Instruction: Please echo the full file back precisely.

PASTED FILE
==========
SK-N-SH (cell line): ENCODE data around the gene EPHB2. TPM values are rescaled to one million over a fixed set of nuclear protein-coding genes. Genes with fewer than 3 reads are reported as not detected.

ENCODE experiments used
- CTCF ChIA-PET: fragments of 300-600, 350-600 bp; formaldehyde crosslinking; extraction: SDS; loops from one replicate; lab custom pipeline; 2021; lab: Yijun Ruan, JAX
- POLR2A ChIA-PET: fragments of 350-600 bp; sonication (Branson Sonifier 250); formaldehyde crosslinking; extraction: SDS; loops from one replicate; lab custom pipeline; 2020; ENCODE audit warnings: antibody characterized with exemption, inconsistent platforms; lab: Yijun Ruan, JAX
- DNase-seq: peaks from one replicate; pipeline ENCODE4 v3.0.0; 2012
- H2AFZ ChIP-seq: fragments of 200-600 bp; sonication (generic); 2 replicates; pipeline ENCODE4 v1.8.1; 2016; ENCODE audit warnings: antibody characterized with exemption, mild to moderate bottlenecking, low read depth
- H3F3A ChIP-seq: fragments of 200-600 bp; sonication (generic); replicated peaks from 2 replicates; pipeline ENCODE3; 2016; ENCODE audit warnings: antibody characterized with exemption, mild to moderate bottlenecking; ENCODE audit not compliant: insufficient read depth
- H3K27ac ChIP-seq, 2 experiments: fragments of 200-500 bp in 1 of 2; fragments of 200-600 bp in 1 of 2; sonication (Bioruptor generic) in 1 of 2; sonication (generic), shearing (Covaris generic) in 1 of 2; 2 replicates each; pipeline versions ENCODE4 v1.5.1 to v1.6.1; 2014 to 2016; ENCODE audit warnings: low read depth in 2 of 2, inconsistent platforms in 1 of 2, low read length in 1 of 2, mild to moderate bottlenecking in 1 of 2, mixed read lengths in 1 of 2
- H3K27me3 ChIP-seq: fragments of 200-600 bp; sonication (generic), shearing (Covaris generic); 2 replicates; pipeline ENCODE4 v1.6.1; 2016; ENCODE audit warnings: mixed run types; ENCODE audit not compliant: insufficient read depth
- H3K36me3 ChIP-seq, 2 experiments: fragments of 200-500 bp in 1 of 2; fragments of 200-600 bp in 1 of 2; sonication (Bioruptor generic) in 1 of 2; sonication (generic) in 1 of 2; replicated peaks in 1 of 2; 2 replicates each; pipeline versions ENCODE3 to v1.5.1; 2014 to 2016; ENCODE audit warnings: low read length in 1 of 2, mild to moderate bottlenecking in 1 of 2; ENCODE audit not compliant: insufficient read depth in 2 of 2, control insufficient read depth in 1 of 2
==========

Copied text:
SK-N-SH (cell line): ENCODE data around the gene EPHB2. TPM values are rescaled to one million over a fixed set of nuclear protein-coding genes. Genes with fewer than 3 reads are reported as not detected.

ENCODE experiments used
- CTCF ChIA-PET: fragments of 300-600, 350-600 bp; formaldehyde crosslinking; extraction: SDS; loops from one replicate; lab custom pipeline; 2021; lab: Yijun Ruan, JAX
- POLR2A ChIA-PET: fragments of 350-600 bp; sonication (Branson Sonifier 250); formaldehyde crosslinking; extraction: SDS; loops from one replicate; lab custom pipeline; 2020; ENCODE audit warnings: antibody characterized with exemption, inconsistent platforms; lab: Yijun Ruan, JAX
- DNase-seq: peaks from one replicate; pipeline ENCODE4 v3.0.0; 2012
- H2AFZ ChIP-seq: fragments of 200-600 bp; sonication (generic); 2 replicates; pipeline ENCODE4 v1.8.1; 2016; ENCODE audit warnings: antibody characterized with exemption, mild to moderate bottlenecking, low read depth
- H3F3A ChIP-seq: fragments of 200-600 bp; sonication (generic); replicated peaks from 2 replicates; pipeline ENCODE3; 2016; ENCODE audit warnings: antibody characterized with exemption, mild to moderate bottlenecking; ENCODE audit not compliant: insufficient read depth
- H3K27ac ChIP-seq, 2 experiments: fragments of 200-500 bp in 1 of 2; fragments of 200-600 bp in 1 of 2; sonication (Bioruptor generic) in 1 of 2; sonication (generic), shearing (Covaris generic) in 1 of 2; 2 replicates each; pipeline versions ENCODE4 v1.5.1 to v1.6.1; 2014 to 2016; ENCODE audit warnings: low read depth in 2 of 2, inconsistent platforms in 1 of 2, low read length in 1 of 2, mild to moderate bottlenecking in 1 of 2, mixed read lengths in 1 of 2
- H3K27me3 ChIP-seq: fragments of 200-600 bp; sonication (generic), shearing (Covaris generic); 2 replicates; pipeline ENCODE4 v1.6.1; 2016; ENCODE audit warnings: mixed run types; ENCODE audit not compliant: insufficient read depth
- H3K36me3 ChIP-seq, 2 experiments: fragments of 200-500 bp in 1 of 2; fragments of 200-600 bp in 1 of 2; sonication (Bioruptor generic) in 1 of 2; sonication (generic) in 1 of 2; replicated peaks in 1 of 2; 2 replicates each; pipeline versions ENCODE3 to v1.5.1; 2014 to 2016; ENCODE audit warnings: low read length in 1 of 2, mild to moderate bottlenecking in 1 of 2; ENCODE audit not compliant: insufficient read depth in 2 of 2, control insufficient read depth in 1 of 2